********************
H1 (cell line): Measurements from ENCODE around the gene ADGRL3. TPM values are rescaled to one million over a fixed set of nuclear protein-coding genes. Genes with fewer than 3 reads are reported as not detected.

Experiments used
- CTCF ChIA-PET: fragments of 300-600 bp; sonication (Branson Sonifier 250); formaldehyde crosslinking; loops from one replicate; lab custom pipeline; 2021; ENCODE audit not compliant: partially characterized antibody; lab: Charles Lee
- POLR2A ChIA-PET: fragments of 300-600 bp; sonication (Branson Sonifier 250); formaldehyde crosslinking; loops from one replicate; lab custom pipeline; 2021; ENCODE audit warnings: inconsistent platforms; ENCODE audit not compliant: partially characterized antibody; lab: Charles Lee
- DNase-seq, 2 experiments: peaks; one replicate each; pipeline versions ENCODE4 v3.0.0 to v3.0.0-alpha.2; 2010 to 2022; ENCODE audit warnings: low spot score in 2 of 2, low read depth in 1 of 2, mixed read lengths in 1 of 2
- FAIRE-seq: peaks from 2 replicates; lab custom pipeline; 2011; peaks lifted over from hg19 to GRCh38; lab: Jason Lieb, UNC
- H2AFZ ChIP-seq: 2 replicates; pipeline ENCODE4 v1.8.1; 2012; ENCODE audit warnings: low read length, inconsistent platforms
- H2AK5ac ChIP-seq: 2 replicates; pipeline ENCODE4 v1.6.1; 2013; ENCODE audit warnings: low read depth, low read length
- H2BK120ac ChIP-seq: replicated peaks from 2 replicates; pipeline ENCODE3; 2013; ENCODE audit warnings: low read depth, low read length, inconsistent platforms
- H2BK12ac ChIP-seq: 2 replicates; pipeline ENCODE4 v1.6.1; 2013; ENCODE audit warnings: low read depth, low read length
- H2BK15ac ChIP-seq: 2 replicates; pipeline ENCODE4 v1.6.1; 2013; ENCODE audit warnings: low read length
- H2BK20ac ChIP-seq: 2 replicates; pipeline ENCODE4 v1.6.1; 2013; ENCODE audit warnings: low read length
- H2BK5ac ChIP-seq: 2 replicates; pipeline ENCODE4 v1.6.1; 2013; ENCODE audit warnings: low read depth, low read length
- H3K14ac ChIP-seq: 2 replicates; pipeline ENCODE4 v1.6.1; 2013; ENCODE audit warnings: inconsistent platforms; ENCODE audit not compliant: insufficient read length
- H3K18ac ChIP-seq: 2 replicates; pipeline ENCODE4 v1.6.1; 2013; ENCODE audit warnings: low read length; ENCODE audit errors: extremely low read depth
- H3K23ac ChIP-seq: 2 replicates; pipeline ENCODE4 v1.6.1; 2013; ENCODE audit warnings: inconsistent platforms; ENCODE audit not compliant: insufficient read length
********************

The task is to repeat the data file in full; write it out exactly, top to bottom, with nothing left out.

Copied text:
H1 (cell line): Measurements from ENCODE around the gene ADGRL3. TPM values are rescaled to one million over a fixed set of nuclear protein-coding genes. Genes with fewer than 3 reads are reported as not detected.

Experiments used
- CTCF ChIA-PET: fragments of 300-600 bp; sonication (Branson Sonifier 250); formaldehyde crosslinking; loops from one replicate; lab custom pipeline; 2021; ENCODE audit not compliant: partially characterized antibody; lab: Charles Lee
- POLR2A ChIA-PET: fragments of 300-600 bp; sonication (Branson Sonifier 250); formaldehyde crosslinking; loops from one replicate; lab custom pipeline; 2021; ENCODE audit warnings: inconsistent platforms; ENCODE audit not compliant: partially characterized antibody; lab: Charles Lee
- DNase-seq, 2 experiments: peaks; one replicate each; pipeline versions ENCODE4 v3.0.0 to v3.0.0-alpha.2; 2010 to 2022; ENCODE audit warnings: low spot score in 2 of 2, low read depth in 1 of 2, mixed read lengths in 1 of 2
- FAIRE-seq: peaks from 2 replicates; lab custom pipeline; 2011; peaks lifted over from hg19 to GRCh38; lab: Jason Lieb, UNC
- H2AFZ ChIP-seq: 2 replicates; pipeline ENCODE4 v1.8.1; 2012; ENCODE audit warnings: low read length, inconsistent platforms
- H2AK5ac ChIP-seq: 2 replicates; pipeline ENCODE4 v1.6.1; 2013; ENCODE audit warnings: low read depth, low read length
- H2BK120ac ChIP-seq: replicated peaks from 2 replicates; pipeline ENCODE3; 2013; ENCODE audit warnings: low read depth, low read length, inconsistent platforms
- H2BK12ac ChIP-seq: 2 replicates; pipeline ENCODE4 v1.6.1; 2013; ENCODE audit warnings: low read depth, low read length
- H2BK15ac ChIP-seq: 2 replicates; pipeline ENCODE4 v1.6.1; 2013; ENCODE audit warnings: low read length
- H2BK20ac ChIP-seq: 2 replicates; pipeline ENCODE4 v1.6.1; 2013; ENCODE audit warnings: low read length
- H2BK5ac ChIP-seq: 2 replicates; pipeline ENCODE4 v1.6.1; 2013; ENCODE audit warnings: low read depth, low read length
- H3K14ac ChIP-seq: 2 replicates; pipeline ENCODE4 v1.6.1; 2013; ENCODE audit warnings: inconsistent platforms; ENCODE audit not compliant: insufficient read length
- H3K18ac ChIP-seq: 2 replicates; pipeline ENCODE4 v1.6.1; 2013; ENCODE audit warnings: low read length; ENCODE audit errors: extremely low read depth
- H3K23ac ChIP-seq: 2 replicates; pipeline ENCODE4 v1.6.1; 2013; ENCODE audit warnings: inconsistent platforms; ENCODE audit not compliant: insufficient read length